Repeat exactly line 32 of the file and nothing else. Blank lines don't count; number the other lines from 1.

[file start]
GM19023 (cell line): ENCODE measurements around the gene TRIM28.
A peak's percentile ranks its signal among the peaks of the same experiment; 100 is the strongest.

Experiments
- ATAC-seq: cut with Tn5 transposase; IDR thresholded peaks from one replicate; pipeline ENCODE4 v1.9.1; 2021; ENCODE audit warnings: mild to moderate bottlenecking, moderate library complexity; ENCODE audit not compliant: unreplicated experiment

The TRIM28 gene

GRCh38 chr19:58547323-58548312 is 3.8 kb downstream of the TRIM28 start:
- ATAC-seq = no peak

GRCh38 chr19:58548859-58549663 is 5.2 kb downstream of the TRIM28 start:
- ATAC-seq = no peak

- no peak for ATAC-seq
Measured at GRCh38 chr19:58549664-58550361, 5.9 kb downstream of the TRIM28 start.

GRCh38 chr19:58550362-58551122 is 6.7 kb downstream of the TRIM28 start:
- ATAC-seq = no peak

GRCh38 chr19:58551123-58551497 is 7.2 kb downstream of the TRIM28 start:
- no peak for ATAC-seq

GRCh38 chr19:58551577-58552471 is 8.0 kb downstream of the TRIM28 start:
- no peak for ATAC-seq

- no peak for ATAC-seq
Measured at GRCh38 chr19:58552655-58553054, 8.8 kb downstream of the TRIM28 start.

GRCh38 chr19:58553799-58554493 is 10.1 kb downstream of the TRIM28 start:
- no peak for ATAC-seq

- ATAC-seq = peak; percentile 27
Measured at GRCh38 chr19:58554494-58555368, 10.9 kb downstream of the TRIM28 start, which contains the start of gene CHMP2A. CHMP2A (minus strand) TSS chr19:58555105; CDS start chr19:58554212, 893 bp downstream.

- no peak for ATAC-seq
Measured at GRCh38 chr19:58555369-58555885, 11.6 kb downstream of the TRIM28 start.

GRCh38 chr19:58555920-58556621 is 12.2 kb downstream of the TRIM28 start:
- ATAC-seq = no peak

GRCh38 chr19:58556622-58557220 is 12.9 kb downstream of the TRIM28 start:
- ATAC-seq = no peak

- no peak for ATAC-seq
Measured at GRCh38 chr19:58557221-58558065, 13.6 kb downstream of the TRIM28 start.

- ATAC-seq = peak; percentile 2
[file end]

- ATAC-seq = peak; percentile 2